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  1. Ready to speed things up? Here at Microsoft, we’re rolling out support in Internet Explorer for the first significant rework of the Hypertext Transfer Protocol since 1999. It’s been a while, so it’s due. While there have been lot of efforts to streamline Web architecture over the years, none have been on the scale of HTTP/2. We’ve been working hard to help develop this new, efficient and compatible standard as part of the IETF HTTPbis Working Group. It’s called, for obvious reasons, HTTP/2 – and it’s available now, built into the new Internet Explorer starting with the Windows 10 Technical Preview. You can see an overview of the work we have been doing with the HTTPbis working group by checking out the Microsoft Open Technologies HTTP/2 page. Why is Internet Explorer leading with HTTP/2 implementation? Performance matters in an increasingly real-time and mobile world – even gains that may seem merely incremental make a difference. For instance a Bing study found that a 10ms increase in page load time costs the site $250K in revenue annually; a 100ms increase – that’s a third the speed of the blink of the human eye, mind you – undid three months of work that went into improving user engagement via better search results relevance. That 100ms delay in the responsiveness of a transactional web page has been shown to cost big online retailers up to 1% of sales due to search abandonment. So what this working group is doing has real economic impact. What is wrong with what we had yesterday? For the most part, the way a Web page gets loaded today happens pretty much the same way it did in the days of 800x600-pixel displays. Certainly the web is a faster place today, but it could be much faster and much more resource efficient. Building a page today still requires a lot of individual queries between the browser and the server, and each individual call has to wait until the server responds before sending the next. Sure, you can open more independent, parallel connections, but this still limits how many items can be requested simultaneously. It also dictates the order of the responses and prevents the server from optimizing responses. So how is HTTP/2 different? HTTP/2 delivers the Web page elements quicker and more efficiently, taking advantage of all the available bandwidth. With long-lived connections and multiplexing (the protocol’s ability to combine multiple requests on one connection), more web page items arrive sooner. Experimental HTTP/2 features such as server push and request dependencies could further improve web performance in the future. What does this mean for developers? HTTP/2 was designed from the beginning to be backwards-compatible with HTTP/1.1. That means developers of HTTP libraries don't have to change APIs, and the developers who use those libraries won't have to change their application code. This is a huge advantage: developers can move forward without spending months bringing previous efforts up to date. What about networks? And security? Fewer and less frequent connections also means that HTTP/2 will put less pressure on the network – and when you consider the scale of the web today, that could significantly increase the efficiency of networks, particularly mobile ones. Given HTTP/2’s efficient connection model, the performance impact of adding TLS to a site will be lessened, opening up the opportunity for more administrators to add TLS to their sites. When can I get it? HTTP/2 support is in IE on the Windows 10 Technical Preview. The work on HTTP/2 for IE really began in Windows and Windows Phone 8.1 when we added the experimental SPDY 3.0 protocol. This gave us a chance to gain some experience with a multiplexing HTTP protocol and helped move us towards HTTP/2 and what will now be an industry standard. SPDY was a good starting point for the HTTP/2 standard, but it is an experimental protocol that does not lend itself to long-term adoption. With the development of HTTP/2, we will remove support for SPDY in all future versions of IE. Web sites and applications currently using SPDY should be able to migrate to HTTP/2 with little or no changes. How should developers and site owners prepare for the change? Run the Windows 10 Technical Preview version of IE Start up the developer tools and turn on network tracing Load sites that support HTTP/2 draft-14. Some great sites are listed on the per implementer pages under: Watch the HTTP/2 packets flow The Technical Preview has HTTP/2 server support also. This means you can create sites in IIS and test your content end to end. Note: in the Technical Preview versions of both IE and IIS, non-secure connections (i.e. HTTP) are not supported on HTTP/2; only secure connections (i.e. HTTPS) are supported on HTTP/2. Add Rep and Leave a feedback Reputation is the green button in the down right corner on my post
  2. I'll just lie down in the snow and close my eyes. GameSpot's early access reviews evaluate unfinished games that are nonetheless available for purchase by the public. While the games in question are not considered finished by their creators, you may still devote money, time, and bandwidth for the privilege of playing them before they are complete. The review below critiques a work in progress, and represents a snapshot of the game at the time of the review's publication. If Gary Paulsen’s The Hatchet were a videogame, and not a coming-of-age novel, I doubt the eponymous axe would have survived the first hour. A couple swings into the process of building a makeshift shelter, and the young hero would’ve found himself stirred by a sudden and terrible acuity: “Hatchet durability at 27% percent. Hatchet is in danger of breaking.†Sorry Brian: I guess your mom should have splurged for the Hatchet +1. Good luck with the wolves. Flares can fend of the darkness, or a wolfPlanned obsolescence bothers me enough when I’m buying cell phones, so I’m not much pleased when it rears its head right as I’m in the middle of fending off virtual zombies or slaying dragons. You’d think of all the videogame scenarios, a survival adventure would be the worst possible venue for tools that break after a couple minutes of use towards their expressed purpose. And yet here I am, wandering the chilly wilderness of The Long Dark with socks that last a couple days and six backup can openers. The Long Dark dubs the singular mode currently on the menu its sandbox, which is a pretty playful-sounding name for what turns out to be “wandering a godforsaken forest until you eventually expire of cold or hunger.†There’s a bit of perfunctory exposition describing you as the sole survivor of a plane crash, and then you’re unceremoniously dumped into a random part of the game’s single map and encouraged to find what shelter and sustenance you can. But there’s no search crew coming to find you, and no civilization to reach--you’re to ultimately succumb to the elements, one way or another. A few found tools and some looted granola bars can stave off the cold creep of death, if only for a spell. But there’s no search crew coming to find you, and no civilization to reach--you’re to ultimately succumb to the elements, one way or another. Surviving The Long Dark is pretty formulaic, really: find an area of previous human habitation, ransack its cabinets for additional clothing and foodstuffs, make a fire, sleep a time, and then set off in search of the next building. A found rifle can allow for some rudimentary hunting if you happen to stumble upon it, and a hatchet will let you allot time and energy to the chopping of firewood. But any activity, from building a fire to sleeping consumes precious calories and resources, and keeping those counts above the red is an ever-present concern. Paulsen’s protagonist survived for some fifty days in remote Canadian wilds before being rescued. By way of contrast, The Long Dark reports that I first clocked out of the mortal coil after four days. But the passage of days loses its evocative power when you speed up its rate, as The Long Dark does, or when the player can set a timer for sleep and be walking again in seconds. So it’s the items that end up becoming the more tangible measure of time’s passing--the appetite-curbing power of the food, or the durability of the familiar tools. And it’s there where The Long Dark takes some curious liberties, because intuitively, we know that you shouldn’t have to eat a dozen energy bars and a pound of venison to sustain yourself day-to-day. We know a crowbar doesn’t lose half its integrity after being used to pry open a couple lockers. When I play The Long Dark I don’t feel like a survivalist, stretching my resources; I feel like an insatiable force that roves through the environment, picking it clean. Everything’s too fleeting, when the demands of the situation should encourage just the opposite: an intimate connection to belongings that have taken on heightened significance. Tom Hanks cried when he lost his volleyball in Castaway, after all. The wilderness often feels too inert.I’ve been trying to track the source of these issues of scale, and my hunch is that they’re all trickling down from the problem of the map’s size. It doesn’t take long to see all there is to see in The Long Dark--a few rudimentary structures, a lot of inert trees with branches you clip through, and a couple landmarks, like a dam and a lake. Climb a hill, or roam anywhere that looks like it’s off the critical path, and you’ll encounter a rock wall that tamps you back into your snowy coffin. Perhaps staying put is sometimes the savvy thing to do when you’re really stranded in the woods. But for a player, the feeling of being penned in chafes at a natural inclination to explore. The Long Dark intermittently seems to acknowledge this, with a beautiful nightscape over a frozen lake, or a pale, ice blue cast of light through windows of a long-abandoned building. Step indoors, and the wind howls at you from outside like it’s upset that it lost its prey. There are wolves howling out there too, but that spine-tingling atmospheric touch goes right out the window once you actually see one. Wolves in The Long Dark don’t hunt, or sneak, or operate in packs. They just lazily patrol back and forth around points of interest--oblivious, like a stealth videogame guard with an asphyxiation fetish. But I’m not sure The Long Dark needs a live threat, when cold, hunger, and exhaustion feel tethered to you. At any given moment there’s some ailment occupying a corner of your screen, telling you you’re “freezing,†or “exhausted,†or “starving.†As cues go, they’re a bit on-the-nose, but when the wind picks up as you’re limping on a sprained ankle towards a distant shelter, you start to feel something of its bite, all the same. One of them got me in the end, anyway, when I decided to see what would happen if I tried to take a nap outdoors in a snowstorm. I simply didn’t care anymore. I don’t expect my motivations to align with my character’s--not explicitly, at least. He’s angling for another day of life. I’m in it for an interesting experience, and maybe a bit of pathos. But there’s the rub: we each need something to help us sustain the effort, and I’m tired of scrounging for his fifth helping of canned peaches. Add Rep and Leave a feedback Reputation is the green button in the down right corner on my post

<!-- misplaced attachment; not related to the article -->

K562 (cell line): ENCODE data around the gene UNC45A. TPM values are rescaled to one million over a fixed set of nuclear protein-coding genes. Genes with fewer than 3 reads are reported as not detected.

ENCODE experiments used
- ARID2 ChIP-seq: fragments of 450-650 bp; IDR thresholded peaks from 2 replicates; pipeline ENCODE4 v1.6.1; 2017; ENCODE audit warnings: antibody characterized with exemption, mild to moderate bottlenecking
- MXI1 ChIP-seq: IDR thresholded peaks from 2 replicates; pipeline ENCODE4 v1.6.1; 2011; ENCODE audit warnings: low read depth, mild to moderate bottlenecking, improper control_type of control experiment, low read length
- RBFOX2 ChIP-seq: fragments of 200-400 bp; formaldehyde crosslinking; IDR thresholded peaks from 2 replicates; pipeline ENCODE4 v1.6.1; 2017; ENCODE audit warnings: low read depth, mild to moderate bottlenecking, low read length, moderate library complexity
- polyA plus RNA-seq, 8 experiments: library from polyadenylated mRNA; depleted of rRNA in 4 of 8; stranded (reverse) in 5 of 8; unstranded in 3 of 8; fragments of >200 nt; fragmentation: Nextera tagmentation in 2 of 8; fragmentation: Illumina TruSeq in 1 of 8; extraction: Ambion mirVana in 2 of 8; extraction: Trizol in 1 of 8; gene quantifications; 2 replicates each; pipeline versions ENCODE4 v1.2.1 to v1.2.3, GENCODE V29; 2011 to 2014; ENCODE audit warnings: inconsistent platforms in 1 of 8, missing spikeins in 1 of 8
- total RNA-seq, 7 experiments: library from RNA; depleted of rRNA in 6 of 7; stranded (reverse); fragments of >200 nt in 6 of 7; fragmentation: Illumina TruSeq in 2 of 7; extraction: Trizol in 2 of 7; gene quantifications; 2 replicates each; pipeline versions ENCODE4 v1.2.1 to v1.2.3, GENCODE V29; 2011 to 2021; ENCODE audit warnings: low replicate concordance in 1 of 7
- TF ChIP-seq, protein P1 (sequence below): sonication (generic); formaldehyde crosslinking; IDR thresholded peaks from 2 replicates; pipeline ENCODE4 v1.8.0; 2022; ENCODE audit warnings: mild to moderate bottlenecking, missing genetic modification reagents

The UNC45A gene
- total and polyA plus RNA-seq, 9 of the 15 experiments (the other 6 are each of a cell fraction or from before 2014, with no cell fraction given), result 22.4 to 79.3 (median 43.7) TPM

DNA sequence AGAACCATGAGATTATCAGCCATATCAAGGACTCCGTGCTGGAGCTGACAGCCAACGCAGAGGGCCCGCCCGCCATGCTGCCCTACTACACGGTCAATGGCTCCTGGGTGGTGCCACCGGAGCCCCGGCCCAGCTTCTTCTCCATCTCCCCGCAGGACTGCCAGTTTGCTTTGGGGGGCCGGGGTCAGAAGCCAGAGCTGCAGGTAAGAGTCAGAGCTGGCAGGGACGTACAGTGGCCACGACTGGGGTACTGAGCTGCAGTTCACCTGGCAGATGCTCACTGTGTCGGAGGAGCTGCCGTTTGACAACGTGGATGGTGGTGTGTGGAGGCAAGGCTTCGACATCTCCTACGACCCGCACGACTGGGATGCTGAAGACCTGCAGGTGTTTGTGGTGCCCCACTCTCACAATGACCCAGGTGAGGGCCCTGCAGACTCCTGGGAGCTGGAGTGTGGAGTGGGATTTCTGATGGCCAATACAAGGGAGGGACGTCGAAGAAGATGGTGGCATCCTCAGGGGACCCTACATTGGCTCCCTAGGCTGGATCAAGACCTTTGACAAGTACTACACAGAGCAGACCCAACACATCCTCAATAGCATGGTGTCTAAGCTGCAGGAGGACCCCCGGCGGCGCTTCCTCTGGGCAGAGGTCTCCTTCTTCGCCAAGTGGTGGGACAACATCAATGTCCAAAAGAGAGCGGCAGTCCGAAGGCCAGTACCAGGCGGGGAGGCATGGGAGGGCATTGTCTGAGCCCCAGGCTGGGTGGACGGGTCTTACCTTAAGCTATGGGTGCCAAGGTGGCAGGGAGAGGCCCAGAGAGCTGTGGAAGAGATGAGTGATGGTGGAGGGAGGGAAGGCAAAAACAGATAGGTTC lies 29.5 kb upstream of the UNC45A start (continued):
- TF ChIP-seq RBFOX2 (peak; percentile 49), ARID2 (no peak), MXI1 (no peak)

3. Legal action taken against hundreds of torrent, streaming and other file-sharing sites has far exceeded its stated aims. After blacking out the sites across several ISPs, FIFA affiliates hoped that piracy of the World Cup would be reduced. But weeks after the tournament ended the sites remain blocked with no sign of a retraction. While news of site blockades breaks every month (oftentimes more frequently) reports that sites have been unblocked are far less regular events. In fact, it’s becoming apparent that aside from isolated instances, once websites get put on national blocklists in the UK or Italy, for example, it is unlikely that they will become readily available again. Since no one in power is lobbying for blocked sites to be removed from censorship filters, sites such as The Pirate Bay and KickassTorrents will probably remain blocked indefinitely. There are no immediately obvious time-out events attached to these injunctions and there’s certainly no one prepared to go to court to argue over the details. Such sunset clauses are important though, as India is finding out. Back in July a TV network owned by Sony went to court in India to have hundreds of sites blocked at the ISP level after they allegedly made World Cup matches available online without permission. The 472 sites requested was reduced to 219 after an appeal by ISPs, but the injunction was still one of the broadest to date anywhere in the world. Whether it reduced piracy or placed money in Sony’s back pocket is anyone’s guess, but now – long after the World Cup ended – the blockades are still in place. Medianama says it has carried out tests and discovered that The Pirate Bay,, TorrentHound, LimeTorrents and TorrentFunk among dozens of others are still inaccessible through local ISPs. The news outlet also contacted Multi Screen Media, the Sony company behind the blocks, asking whether the company had asked for the blocks to be removed and why Dotcom’s Mega was targeted. The company did not respond. While some will argue that having sites blocked is a legitimate response to online piracy, it is difficult to maintain that stance long after any infringements cited in court cases have ended. That said, ex parte hearings are by their nature one-side, so it’s unlikely anyone will be looking out for the rights of their rivals anytime soon.